Dwayne Tomah sits at his kitchen table in Perry, Maine, and pulls up an audio file on his computer. When he hits play, the speakers emit a cracked, slightly garbled recording. Through the white noise, Tomah scratches out the words he hears, rewinding every few seconds.
Word by word, Tomah is attempting to transcribe and interpret dozens of recordings of Passamaquoddy tribal members, some of which are only recently being heard and publicly shared for the first time in more than a century.
“I really, I wept. Hearing their voices. Knowing that I’m probably one of the last fluent speakers on the reservation,” Tomah says. “And that we’re still continuing this process, to be able to revitalize our language and bring it back to life again, so to speak. And give it some attention that it really deserves.”
The story behind these recordings goes back to 1890, when an anthropologist named Walter Jesse Fewkes took a research trip to Calais, Maine. He borrowed an early audio recording device: a phonograph from Thomas Edison that recorded sounds on large, wax cylinders — about two-and-a-half to three minutes each.
“So this was the first time they took this big piece of equipment and modernized it so he could use it outside,” says Donald Soctomah, the Passmaquoddy Tribal Historic Preservation Officer.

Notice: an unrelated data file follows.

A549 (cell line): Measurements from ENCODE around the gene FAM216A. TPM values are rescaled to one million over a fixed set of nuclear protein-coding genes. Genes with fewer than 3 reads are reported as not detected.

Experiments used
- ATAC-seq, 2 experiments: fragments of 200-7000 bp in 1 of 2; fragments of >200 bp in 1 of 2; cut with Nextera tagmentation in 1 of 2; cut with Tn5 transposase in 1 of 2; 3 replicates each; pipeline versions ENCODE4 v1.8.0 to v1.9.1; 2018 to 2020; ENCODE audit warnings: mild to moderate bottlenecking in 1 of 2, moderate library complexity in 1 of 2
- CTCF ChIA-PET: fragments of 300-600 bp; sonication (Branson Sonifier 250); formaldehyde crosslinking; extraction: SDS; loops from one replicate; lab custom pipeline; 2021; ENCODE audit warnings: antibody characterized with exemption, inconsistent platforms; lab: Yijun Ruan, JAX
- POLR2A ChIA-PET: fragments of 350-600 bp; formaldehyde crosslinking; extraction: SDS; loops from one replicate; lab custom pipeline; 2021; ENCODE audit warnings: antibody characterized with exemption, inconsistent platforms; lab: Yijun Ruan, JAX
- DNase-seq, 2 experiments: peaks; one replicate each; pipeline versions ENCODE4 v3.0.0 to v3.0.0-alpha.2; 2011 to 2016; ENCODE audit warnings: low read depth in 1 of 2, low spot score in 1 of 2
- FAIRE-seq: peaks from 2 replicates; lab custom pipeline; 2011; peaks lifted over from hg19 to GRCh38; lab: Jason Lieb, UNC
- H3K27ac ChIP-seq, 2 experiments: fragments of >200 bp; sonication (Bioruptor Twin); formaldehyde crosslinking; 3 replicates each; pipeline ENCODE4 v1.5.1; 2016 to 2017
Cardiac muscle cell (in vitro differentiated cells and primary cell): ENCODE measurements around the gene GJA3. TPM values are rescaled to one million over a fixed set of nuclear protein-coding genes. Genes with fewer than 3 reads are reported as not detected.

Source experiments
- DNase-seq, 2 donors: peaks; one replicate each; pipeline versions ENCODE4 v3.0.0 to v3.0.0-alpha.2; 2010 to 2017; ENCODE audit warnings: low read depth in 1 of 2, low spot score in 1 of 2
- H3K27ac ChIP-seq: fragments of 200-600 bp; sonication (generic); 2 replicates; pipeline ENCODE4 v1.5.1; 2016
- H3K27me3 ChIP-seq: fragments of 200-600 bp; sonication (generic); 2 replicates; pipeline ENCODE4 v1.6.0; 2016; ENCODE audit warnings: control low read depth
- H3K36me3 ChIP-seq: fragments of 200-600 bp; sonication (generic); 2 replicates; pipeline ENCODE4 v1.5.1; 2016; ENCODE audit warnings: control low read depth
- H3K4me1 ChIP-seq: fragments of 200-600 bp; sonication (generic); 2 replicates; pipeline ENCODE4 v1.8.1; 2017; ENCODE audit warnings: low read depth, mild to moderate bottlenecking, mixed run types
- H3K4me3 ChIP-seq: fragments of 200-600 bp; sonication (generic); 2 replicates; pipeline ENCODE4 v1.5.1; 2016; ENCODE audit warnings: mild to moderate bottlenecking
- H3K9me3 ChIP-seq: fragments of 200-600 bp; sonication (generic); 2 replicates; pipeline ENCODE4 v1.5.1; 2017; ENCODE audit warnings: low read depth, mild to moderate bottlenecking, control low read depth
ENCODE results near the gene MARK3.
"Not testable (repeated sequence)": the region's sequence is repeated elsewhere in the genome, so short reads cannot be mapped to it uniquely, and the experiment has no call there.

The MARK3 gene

In March of that year, Fewkes visited Calais, phonograph in hand, and met with three Passamaquoddy representatives.
“The three spokesmen for the tribe sang songs. Told stories. And did basic things like pronunciation of words and numbers and days,” Soctomah says.
In total, Fewkes recorded on to more than 30 cylinders. But for decades, the recordings were largely forgotten. Historians say Fewkes’ family likely held on to them for a time, and they eventually ended up at Boston’s Peabody Museum.
Tribal members didn’t hear the recordings again until the 1970s and 1980s, when the Library of Congress reached out to them as part of an effort to catalog thousands of the wax cylinders and share them with tribes. A Passamaquoddy tribal elder received a cassette of the 1890 recordings, but at that point, they were scratchy and difficult to understand.
Then, about a decade ago, a similar effort was attempted using digital technology. Guha Shankar, a folklife specialist at the Library’s American Folklife Center, says the 1890 Passamaquoddy recordings were some of the first that the library wanted to restore…
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